• ICT AND PWD ICT can benefit people with disabilities:  At Work  Staying active and productive for longer  Accessible Work environment (AT HW/SW))  Better quality of work and work-life balance  In the Community  Overcoming isolation & loneliness  Keeping up social networks  Accessing public services  At Home  Better quality of life for longer  Independence, autonomy and dignity  On the Road  Travel in accessible manner  Independently  MultimodalSource: Hüsing, T. (2004). ‘The impact of ICT on Social Cohesion: 7Looking Beyond the Digital Divide National ViPi Workshop 02/05/2012, Vilnius, Lithuania
    • THE VARIETY OF ACTORS WHOPARTICIPATE – DIRECTLY ORINDIRECTLY – IN THE AT LEGAL INDUSTRY GOVERNMENT & ICT ORGANISATIONS – European Commission – Government at various administrative levels: national, INFORMATION, SERVICE & regional, county and municipal. TRAINING FINANCING – Service delivery institutions ORGANISATIONS – Institutional users – Financing agencies (rehabilitation centre, hospital, school etc.) ASSISTIVE (public and private) – Social security systems – End-users TECHNOLOGY – Insurance organisations INDUSTRIAL MARKET PROFESSIONAL & USER ORGANISATIONS ORGANISATIONS – Manufacturers TECHNOLOGY-ORIENTED – Lobbyists – Dealers ORGANISATIONS – User organisations – Wholesalers – R&D organisations (rehabilitation & technology- oriented) – Universities – Standardisation organisations – Testing organisations Source: Analysing and federating the European assistive technology ICT industry, Final 8 Report, March 2009 National ViPi Workshop 02/05/2012, Vilnius, Lithuania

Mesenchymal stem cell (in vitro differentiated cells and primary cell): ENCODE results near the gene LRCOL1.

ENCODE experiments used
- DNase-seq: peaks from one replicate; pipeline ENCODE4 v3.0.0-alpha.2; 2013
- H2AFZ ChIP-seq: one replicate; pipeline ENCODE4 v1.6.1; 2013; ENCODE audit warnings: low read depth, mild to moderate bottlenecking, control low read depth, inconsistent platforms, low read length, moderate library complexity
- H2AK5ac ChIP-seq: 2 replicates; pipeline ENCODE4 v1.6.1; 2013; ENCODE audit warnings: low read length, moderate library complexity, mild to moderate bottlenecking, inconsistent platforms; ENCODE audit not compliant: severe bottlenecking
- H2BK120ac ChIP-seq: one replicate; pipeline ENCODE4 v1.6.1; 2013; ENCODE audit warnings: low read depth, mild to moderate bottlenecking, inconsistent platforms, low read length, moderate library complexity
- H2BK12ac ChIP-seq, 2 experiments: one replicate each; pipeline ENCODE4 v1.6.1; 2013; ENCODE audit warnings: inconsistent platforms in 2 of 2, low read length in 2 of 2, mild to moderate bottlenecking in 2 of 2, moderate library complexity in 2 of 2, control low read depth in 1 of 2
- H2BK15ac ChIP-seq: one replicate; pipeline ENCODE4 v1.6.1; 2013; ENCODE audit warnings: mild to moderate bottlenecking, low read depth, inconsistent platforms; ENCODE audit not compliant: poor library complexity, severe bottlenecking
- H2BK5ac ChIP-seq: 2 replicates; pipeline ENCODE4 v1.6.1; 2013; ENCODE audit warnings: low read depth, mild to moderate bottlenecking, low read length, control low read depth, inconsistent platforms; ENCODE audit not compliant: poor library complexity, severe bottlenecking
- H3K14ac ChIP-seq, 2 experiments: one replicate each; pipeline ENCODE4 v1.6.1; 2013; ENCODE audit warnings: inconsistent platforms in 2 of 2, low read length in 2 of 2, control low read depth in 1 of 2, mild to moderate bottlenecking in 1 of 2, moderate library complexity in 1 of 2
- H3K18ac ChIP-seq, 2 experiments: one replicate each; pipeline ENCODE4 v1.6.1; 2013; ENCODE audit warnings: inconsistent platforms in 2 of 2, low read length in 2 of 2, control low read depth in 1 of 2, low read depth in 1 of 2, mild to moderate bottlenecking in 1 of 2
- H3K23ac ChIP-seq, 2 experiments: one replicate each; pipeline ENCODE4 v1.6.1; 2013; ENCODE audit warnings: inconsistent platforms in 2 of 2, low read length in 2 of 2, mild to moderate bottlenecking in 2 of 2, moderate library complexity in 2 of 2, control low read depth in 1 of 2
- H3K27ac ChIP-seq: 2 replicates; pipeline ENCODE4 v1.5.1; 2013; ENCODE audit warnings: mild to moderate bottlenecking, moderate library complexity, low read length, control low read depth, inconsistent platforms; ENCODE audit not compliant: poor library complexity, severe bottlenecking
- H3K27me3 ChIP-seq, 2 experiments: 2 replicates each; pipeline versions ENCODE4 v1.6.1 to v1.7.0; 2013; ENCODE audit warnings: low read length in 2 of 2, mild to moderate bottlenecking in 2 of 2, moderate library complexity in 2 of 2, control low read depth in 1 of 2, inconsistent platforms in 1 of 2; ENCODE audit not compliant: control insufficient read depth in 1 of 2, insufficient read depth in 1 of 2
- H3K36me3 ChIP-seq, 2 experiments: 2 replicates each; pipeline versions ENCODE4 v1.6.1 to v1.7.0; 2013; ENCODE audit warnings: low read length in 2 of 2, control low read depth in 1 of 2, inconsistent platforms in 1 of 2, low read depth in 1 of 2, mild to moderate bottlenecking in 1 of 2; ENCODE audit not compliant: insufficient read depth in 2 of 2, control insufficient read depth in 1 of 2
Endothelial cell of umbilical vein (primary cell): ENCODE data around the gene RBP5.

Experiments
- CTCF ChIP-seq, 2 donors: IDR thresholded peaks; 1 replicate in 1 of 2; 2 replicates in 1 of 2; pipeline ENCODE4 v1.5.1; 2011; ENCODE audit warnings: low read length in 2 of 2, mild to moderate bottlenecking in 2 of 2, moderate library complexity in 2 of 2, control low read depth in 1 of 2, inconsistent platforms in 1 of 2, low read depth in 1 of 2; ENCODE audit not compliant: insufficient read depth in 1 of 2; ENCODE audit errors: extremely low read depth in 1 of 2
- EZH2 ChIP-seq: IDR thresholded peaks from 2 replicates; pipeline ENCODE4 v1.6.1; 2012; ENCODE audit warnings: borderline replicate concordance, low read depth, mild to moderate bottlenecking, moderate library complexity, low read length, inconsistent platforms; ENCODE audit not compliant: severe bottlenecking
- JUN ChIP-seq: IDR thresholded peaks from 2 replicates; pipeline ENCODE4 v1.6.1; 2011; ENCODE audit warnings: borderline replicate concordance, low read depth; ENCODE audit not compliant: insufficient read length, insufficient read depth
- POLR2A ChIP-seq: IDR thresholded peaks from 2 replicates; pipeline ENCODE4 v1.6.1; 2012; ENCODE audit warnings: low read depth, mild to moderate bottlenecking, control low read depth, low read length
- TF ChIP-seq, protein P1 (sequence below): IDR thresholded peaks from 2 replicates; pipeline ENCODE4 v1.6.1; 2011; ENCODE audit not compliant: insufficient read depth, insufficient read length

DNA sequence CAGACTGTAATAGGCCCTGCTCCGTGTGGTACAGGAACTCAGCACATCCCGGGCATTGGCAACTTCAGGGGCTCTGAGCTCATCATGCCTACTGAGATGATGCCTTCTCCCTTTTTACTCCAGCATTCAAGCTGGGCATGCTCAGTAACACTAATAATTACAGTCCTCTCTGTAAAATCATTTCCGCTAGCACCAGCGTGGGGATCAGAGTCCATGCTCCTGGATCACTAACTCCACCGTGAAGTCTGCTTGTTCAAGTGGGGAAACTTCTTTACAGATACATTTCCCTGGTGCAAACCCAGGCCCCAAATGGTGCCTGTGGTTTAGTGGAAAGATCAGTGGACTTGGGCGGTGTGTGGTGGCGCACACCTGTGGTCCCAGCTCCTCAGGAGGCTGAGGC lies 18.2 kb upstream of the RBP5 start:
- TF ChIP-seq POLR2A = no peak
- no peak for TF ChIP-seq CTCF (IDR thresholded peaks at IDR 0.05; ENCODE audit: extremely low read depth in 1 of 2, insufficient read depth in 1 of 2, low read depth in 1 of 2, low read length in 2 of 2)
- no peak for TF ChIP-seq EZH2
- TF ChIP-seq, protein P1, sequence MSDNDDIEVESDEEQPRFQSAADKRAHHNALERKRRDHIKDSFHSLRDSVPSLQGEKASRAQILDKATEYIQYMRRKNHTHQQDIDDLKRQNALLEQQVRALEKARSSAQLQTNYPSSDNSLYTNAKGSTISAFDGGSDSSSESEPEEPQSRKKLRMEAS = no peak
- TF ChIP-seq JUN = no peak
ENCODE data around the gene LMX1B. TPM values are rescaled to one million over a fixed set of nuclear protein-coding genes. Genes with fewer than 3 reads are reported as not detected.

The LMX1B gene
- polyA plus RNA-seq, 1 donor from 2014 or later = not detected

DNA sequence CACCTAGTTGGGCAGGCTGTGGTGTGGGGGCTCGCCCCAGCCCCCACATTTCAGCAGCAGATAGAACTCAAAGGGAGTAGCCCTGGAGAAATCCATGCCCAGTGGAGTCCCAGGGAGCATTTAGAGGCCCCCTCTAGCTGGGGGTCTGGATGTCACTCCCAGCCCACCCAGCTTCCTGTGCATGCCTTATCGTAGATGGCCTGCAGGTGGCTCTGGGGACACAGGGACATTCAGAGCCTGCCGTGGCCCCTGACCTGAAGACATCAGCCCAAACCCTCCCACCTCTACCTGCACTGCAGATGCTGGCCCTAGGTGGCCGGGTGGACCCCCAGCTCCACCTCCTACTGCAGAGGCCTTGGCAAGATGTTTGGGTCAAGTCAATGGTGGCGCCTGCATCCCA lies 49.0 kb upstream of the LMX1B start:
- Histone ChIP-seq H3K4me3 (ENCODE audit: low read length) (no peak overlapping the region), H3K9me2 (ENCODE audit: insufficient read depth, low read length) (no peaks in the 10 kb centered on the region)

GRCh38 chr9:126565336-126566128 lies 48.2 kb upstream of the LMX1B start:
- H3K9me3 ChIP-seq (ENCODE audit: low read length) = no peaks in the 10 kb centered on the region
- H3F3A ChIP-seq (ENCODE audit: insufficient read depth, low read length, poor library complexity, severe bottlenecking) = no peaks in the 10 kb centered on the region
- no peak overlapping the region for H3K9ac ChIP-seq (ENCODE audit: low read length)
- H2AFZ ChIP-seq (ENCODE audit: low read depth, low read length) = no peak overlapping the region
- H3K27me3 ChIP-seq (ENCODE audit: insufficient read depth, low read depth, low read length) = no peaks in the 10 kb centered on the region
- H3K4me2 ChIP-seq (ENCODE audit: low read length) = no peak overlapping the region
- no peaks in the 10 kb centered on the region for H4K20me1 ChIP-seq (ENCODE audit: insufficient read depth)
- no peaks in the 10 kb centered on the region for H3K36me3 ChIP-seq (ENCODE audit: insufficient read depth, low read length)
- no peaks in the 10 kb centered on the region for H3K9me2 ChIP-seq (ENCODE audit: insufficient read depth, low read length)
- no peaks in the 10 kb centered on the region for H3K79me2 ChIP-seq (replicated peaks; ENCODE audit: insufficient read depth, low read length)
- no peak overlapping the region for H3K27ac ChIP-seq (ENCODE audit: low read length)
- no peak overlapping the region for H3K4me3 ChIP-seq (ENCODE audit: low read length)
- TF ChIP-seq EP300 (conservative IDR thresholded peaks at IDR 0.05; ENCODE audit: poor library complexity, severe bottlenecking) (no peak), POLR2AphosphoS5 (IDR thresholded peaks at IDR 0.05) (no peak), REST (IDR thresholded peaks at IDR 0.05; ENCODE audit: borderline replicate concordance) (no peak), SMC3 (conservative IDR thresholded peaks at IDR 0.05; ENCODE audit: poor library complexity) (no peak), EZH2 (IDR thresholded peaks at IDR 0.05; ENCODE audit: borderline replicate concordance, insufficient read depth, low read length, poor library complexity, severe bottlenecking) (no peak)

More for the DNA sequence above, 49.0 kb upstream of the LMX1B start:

• AT INDUSTRY Core drivers AT ICT industry  Knowledge of the disabled end-user  Knowledge of the diagnostician, prescriptor of product solutions  Knowledge of the rules and procedures of different national service provider systems in Europe, but also reimbursement schemes  Flexibility in product design to be able to serve different geographical markets Barriers  The lack of knowledge by the marketplace of types of solutions available.  The cost and time needed to navigate the different national service provider systems in Europe in order to ensure compliance  The different interpretations of national service provider systems at the regional level (thereby fragmenting a national market into regional markets)  The lack of a coherent social policy for subsidising/reimbursing assistive technology products and lack of coordination.  High assistive technology ICT equipment prices (i.e., which result in lower 9 overall sales volume). National ViPi Workshop 02/05/2012, Vilnius, Lithuania